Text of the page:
In the past older workers were either dismissed or forced into early retirement but this was not an option for a company like BMW which prides itself on being a dependable employer – vital in a world where employee engagement is at an all-time low. This is also bad for the country. Past waves of early retirements has increased the numbers of retired workers leaving fewer people in the workforce supporting retirement costs.

Moving older employees to less physically demanding jobs is also not an option if there are no younger workers coming in to replace them, and in many countries this would also be seen as discriminatory.

So BMW chose a production line as a pilot and staffed it with a year 2017 mix of workers ie with an average age of 47. Then the foremen, supported by senior managers and technical experts, developed changes to improve productivity including managing health care, enhancing workers skills and the working environment, introducing part-time policies and change-management processes.

Initially there was resistance to the “pensioners’ line”: from the younger members of that team (42 people) who thought they would suffer a drop in productivity because of the older workers, and from older workers elsewhere in the factory who thought they might become less productive if they were moved from their comfort zone to the new line.

Even the foremen were worried that BMW might reduce work-speed rates and dumb down the IT systems to accommodate perceived deficiencies of older workers (See “Old doesn’t mean Stupid“). So they referred the project to the Workers Council who in turn referred them back to an earlier study that identified a basic framework for change on 5 dimensions. These were: health management, skills, the workplace environment, retirement policies, and change processes. (I’m not sure why they didn’t know this before they started the pilot programme).

They used a standardised questionnaire, the Work Ability Index (WAI), to assess the fit between a worker’s ability and the demands of the job. They found that whilst productivity  decreased on average there were wide variations with some workers suffering a steep decline whilst others remained fully productive. The foreman explained that the pilot line was not a soft option and also appealed to the workers’ pride, telling them that their experience was needed to secure the future of the plant and save jobs.

In the end 20 of the 42 workers stayed on the line and they recruited 22 more with a promise they could return to their old jobs after a year. So in 2007 the line was finally staffed with an age mix reflecting the projected 2017 demographics. They piggy-backed it onto a health initiative and introduced a self-diagnostic tool that awarded positive points for good habits like regular exercise and negative points for bad habits like smoking or being overweight. They also asked the workers about their aches and pains and what they could do to improve things.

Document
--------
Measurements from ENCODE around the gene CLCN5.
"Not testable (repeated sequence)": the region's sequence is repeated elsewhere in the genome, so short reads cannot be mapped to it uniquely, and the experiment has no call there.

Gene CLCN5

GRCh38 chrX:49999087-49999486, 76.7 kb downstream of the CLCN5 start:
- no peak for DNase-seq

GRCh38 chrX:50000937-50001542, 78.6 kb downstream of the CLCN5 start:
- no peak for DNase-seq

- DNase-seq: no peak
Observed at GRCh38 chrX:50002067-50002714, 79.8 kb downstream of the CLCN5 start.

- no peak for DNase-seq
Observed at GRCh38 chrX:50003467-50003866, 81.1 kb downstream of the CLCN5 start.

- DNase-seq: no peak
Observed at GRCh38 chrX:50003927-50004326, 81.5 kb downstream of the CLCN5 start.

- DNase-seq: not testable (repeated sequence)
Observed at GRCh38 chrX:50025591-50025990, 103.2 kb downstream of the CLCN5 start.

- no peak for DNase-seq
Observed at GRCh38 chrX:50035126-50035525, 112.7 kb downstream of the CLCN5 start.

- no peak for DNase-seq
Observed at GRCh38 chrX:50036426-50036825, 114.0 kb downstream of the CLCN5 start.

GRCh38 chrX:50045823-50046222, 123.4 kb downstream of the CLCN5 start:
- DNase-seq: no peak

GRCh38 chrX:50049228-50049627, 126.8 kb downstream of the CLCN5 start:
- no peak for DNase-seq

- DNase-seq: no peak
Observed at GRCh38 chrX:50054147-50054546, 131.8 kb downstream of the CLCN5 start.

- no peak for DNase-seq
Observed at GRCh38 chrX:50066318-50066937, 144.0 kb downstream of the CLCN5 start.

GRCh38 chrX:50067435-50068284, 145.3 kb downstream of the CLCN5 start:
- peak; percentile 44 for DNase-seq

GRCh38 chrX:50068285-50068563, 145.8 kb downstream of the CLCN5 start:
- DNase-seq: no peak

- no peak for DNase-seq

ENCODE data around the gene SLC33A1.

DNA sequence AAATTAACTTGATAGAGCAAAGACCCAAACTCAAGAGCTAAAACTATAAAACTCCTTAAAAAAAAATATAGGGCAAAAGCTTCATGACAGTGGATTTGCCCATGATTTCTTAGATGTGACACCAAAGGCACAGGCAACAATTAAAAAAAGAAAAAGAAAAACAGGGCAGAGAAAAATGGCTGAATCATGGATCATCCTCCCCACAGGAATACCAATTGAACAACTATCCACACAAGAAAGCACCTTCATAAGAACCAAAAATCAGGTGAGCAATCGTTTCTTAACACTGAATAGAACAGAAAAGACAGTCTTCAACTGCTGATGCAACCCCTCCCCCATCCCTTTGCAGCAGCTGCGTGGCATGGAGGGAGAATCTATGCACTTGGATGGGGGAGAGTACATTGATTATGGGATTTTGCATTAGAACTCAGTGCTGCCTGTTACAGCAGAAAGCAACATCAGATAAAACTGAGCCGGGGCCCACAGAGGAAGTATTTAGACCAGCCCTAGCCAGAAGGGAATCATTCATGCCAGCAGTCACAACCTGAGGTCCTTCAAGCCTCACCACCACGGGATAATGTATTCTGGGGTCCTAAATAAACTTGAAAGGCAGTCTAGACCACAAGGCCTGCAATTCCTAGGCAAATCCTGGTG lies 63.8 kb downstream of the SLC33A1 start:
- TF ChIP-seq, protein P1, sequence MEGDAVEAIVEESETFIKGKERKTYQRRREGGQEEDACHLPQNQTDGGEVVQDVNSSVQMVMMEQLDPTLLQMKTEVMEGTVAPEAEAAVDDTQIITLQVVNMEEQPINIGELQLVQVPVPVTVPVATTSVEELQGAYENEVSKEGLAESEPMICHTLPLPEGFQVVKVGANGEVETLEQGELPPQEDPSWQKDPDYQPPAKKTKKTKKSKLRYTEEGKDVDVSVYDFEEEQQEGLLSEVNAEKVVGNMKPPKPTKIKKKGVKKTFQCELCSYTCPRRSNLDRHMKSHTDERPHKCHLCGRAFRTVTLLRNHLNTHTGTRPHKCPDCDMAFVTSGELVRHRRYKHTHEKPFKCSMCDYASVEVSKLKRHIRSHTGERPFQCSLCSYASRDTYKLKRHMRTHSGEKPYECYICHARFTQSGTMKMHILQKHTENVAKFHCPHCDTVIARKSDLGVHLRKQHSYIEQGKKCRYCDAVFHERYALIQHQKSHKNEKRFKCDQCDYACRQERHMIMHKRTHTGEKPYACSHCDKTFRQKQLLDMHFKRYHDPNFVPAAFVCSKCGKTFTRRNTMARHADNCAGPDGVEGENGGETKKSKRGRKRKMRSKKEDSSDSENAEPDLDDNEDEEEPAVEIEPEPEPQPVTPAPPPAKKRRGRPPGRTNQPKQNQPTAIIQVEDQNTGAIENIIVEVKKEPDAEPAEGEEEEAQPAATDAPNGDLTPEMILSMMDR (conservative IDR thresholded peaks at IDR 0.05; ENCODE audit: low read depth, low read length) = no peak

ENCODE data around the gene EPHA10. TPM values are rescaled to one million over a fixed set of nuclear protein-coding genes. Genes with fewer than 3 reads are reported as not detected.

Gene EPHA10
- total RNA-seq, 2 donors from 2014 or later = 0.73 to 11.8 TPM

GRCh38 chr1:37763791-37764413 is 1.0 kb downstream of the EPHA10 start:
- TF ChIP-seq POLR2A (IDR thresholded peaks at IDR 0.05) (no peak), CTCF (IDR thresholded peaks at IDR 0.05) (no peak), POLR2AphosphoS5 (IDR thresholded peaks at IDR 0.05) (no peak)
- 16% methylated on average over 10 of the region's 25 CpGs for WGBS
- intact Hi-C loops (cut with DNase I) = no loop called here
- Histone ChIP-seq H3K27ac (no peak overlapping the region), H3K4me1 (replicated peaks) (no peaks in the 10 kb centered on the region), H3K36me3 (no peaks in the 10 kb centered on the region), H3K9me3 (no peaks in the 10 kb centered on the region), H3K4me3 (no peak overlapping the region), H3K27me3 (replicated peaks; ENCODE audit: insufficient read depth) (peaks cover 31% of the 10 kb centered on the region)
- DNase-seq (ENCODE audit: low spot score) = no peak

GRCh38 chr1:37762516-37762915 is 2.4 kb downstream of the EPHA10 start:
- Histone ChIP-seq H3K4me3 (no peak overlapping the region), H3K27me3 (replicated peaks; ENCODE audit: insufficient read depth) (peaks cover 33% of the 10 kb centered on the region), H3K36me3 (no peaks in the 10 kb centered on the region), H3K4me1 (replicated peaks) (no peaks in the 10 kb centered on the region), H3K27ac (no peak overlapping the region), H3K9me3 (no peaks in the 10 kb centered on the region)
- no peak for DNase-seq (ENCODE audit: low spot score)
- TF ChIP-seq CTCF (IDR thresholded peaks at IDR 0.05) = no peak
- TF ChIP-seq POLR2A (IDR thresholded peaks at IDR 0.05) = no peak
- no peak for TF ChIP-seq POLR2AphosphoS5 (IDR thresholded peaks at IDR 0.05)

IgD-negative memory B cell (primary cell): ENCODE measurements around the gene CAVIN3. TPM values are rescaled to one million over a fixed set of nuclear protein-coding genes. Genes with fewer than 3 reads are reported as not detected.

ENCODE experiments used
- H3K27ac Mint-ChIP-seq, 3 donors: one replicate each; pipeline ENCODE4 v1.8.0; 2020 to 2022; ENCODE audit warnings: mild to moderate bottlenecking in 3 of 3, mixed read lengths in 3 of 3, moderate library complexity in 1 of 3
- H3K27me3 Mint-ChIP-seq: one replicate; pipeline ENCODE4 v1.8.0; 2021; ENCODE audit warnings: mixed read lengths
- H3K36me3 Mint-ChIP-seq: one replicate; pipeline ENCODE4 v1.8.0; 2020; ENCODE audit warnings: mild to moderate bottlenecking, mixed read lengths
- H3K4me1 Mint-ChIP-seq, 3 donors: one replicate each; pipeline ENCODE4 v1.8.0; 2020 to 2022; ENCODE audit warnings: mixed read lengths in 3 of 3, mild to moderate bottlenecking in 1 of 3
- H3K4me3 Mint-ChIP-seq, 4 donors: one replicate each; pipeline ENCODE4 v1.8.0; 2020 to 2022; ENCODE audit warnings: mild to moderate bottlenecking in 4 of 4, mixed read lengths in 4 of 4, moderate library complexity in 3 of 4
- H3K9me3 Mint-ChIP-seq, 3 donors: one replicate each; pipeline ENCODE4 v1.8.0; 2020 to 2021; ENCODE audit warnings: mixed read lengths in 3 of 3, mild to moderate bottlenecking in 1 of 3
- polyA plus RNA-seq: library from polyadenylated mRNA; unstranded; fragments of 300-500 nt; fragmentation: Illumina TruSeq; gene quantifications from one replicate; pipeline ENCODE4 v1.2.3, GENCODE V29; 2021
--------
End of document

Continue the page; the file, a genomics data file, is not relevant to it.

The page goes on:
To facilitate this they also simplified communications. Rather than using the old “continuous improvement” paperwork, people wrote ideas on postcards and stuck them on a notice board. These ideas were then allocated points by the team so they could be prioritised and the managers and foreman didn’t intervene in this process  – it was bottom up and this increased buy-in from the workers.

After the introduction of a wooden floor – which dramatically decreased aches and pains – sceptics were won over and the workers took charge assisted by an ergonomists, a safety officer, and process engineers. Most of the work however was done by the workers themselves, often in their own time. In addition to the wooden floor they introduced special footwear, seating, flexible magnifying lenses, and adjustable height tables which reduced back strain.

They also changed work practices. Work was categorised and, depending on how physically demanding it was, was time-limited for each worker and job rotation was also introduced to balance the load on the workers’ bodies. And a physiotherapist developed stretching and strengthening exercises for them to do each day.

The end results? £40,000 of investment including workshops and expert input produced a 7% productivity improvement in one year, the same as achieved by other lines with younger workers.The target output was increased from 440 gearboxes per shift in 2007 to 500 per shift in 2008 and to 530 in early 2009. 4 workers were re-assigned but no-one wanted to leave.

They achieved a 10 defects per million quality target within 3 months and currently the target is zero defects.

Sickness related absenteeism in 2008 was the highest in the plant at 7% but typical of that age range but has since dropped to 2% which is below the plant average.

BMW now promote this 2017 line as their model for productivity and quality. Perhaps management took a risk letting the production managers experiment and allowing line workers to create the solutions. But it paid off for them and may be the answer in a world where the demographic time bomb is really ticking.

Source: HBR March 2010